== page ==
Archived Posts from this Category
Archived Posts from this Category
StoneHenge in San Antonio? When I stopped to take the photograph, the homeowner came to the screen door and told me he was a carpenter. He said, “if anybody needed any work done, to tell them to stop on by.” The address is 327 Lone Star, San Antonio, TX 78204. Feel free to check it out for yourself.
I just posted my take on the Ansen Seale installation mounted by the Land Heritage Institute over at Glasstire. LHI is positioning itself at the intersection of a number of different issues and movements, potentially functioning simultaneously as a park, an educational resource, an equestrian center, an advocacy group, a think tank and an art center. It should be interesting to watch how the whole thing plays out — the series of events that led it to where it is today has not exactly been predictable, and I doubt its future development will be either. In any case, I’m looking forward to LHI’s “art-sci symposium” The Nature of Place next month. With participants like Sandy Stone, Lucy Lippard, Erik Knutzen from the Center for Land Use Interpretation, and Anjali Gupta from Art Lies, it should be interesting to say the least. We’ll keep you posted.
6:39 am, September 5, 2009.
The In and Outlaws CD release party, Casbeers at The Church, San Antonio, TX.
“…a large vacant area.”
Not at all.
My favorite cow music this side of Jon Wayne.
Brad, the drummer, has a serious demeanor to say the least. Not that different than the visage of Charlie Manson, who appeared on TV a few hours earlier in the bar downstairs where I was hanging out with the chilled out blues of Los Mescaleros and intermittently watching the Cowboys play the Vikings in the last pre-season game of the year. It’s a contest in which a few players who may still have the chance of gaining a roster spot are said to be “on the bubble.” Choice quote, from one of the play by play guys, in reference to Patrick Watkins, who’s putting out an extraordinary performance: “He’s like Glinda The Good Witch. That’s how far inside the bubble he is.” Odie, of the Mescaleros, sitting down behind his stand up bass, has a tambourine strapped head side down to his boot. This makes me smile. I chill a little further in.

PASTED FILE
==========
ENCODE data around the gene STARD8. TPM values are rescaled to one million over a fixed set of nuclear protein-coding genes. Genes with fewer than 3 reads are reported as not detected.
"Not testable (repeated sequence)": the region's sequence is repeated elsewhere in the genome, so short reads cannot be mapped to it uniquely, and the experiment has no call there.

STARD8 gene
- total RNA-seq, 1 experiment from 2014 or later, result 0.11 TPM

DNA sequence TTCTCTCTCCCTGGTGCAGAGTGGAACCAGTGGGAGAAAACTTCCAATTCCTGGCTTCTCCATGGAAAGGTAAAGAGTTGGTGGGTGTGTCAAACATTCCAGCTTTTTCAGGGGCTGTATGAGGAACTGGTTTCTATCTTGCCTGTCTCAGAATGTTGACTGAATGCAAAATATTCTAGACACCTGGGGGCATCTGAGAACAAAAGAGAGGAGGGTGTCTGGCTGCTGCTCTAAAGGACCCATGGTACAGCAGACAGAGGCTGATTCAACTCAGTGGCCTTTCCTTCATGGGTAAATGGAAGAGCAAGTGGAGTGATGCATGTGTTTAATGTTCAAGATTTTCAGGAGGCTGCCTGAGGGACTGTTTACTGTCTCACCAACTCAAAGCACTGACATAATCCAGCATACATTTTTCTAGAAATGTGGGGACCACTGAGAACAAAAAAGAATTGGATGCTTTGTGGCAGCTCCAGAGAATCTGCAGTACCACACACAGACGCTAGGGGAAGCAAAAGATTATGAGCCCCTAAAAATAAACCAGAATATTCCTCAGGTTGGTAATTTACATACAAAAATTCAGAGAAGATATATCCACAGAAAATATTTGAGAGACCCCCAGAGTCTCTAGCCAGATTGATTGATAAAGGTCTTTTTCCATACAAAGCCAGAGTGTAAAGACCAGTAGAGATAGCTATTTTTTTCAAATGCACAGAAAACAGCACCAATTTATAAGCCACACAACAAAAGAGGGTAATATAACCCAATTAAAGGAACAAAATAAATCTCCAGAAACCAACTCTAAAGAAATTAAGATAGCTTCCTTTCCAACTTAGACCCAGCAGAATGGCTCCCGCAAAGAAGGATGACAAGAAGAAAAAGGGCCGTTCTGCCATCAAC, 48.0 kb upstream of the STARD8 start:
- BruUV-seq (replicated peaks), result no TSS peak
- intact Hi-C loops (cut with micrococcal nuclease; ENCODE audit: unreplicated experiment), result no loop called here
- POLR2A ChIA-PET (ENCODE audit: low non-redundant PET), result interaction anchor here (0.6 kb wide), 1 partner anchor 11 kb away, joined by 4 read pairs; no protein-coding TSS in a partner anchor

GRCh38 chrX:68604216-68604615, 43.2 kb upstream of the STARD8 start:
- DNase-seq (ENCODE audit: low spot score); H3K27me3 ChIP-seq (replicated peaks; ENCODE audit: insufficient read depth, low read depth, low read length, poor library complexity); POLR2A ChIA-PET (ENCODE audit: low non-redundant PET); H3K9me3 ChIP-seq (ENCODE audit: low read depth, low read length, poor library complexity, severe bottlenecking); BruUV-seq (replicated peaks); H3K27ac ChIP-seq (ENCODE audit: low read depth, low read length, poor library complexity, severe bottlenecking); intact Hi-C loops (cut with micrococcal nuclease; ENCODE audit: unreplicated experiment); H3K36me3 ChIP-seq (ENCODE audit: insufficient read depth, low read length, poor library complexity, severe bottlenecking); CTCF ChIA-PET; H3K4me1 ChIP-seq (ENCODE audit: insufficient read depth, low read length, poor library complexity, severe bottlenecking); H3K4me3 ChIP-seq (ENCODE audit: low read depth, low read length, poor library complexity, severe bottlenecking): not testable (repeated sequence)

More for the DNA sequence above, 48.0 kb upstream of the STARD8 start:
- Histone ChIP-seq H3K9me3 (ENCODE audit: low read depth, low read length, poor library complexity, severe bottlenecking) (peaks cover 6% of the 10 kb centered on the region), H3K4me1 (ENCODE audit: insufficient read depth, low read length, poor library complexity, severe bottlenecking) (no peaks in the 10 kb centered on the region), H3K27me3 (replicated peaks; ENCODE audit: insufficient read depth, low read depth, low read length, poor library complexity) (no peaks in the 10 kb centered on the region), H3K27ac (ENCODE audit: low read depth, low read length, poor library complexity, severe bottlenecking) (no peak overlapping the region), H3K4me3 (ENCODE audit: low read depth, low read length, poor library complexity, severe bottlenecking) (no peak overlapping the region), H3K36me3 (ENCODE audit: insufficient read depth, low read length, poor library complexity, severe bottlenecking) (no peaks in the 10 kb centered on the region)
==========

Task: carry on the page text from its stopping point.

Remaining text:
Later on, I join the standing room only congregation gathered for The In and Outlaws. The shadow of Lloyd’s bass head on a fluted column, which stands behind him, truncated, too white, supporting nothing. Burton, on pedal steel, wearing an Eleven Hundred Springs gimme cap with a high foam front. Ragged mic hole in Brad’s kick drum. Long red rag hanging from Matthew’s left pocket, has a Fifties Full Service look. Frayed hems of Gordon’s jeans splay around his too flat used car salesman shoes. These are the details that keep me alive between songs.
Downstairs, fetching beers, I hear Mike say, “In Utah they think 88 degrees is hot.” Justin says, “In Berlin they think 87 is.”
Guys, thanks for playing the unicorn number for the encore. Matthew, I love the middle school lead you do on this song. Brad, rumor has it you don’t care too much for playing it, but I like it. You write most of the material — please come up with one titled Guernsey Girl. I know Gordon can sing it.
(photos by Justin Parr)
The LA Times has a story up about the Los Angeles Urban Rangers, a group of “geographers, environmental and art historians, artists, curators, architects, and others” who dress up like park rangers and teach people how to enjoy public urban space responsibly. They lead urban safaris, such as a “guided hike of Hollywood Boulevard that deconstructed the famous street as if it were a natural park.” They teach people how to (legally) enjoy Malibu beach fronts where the homeowners have often (illegally) posted “Private Beach” signs.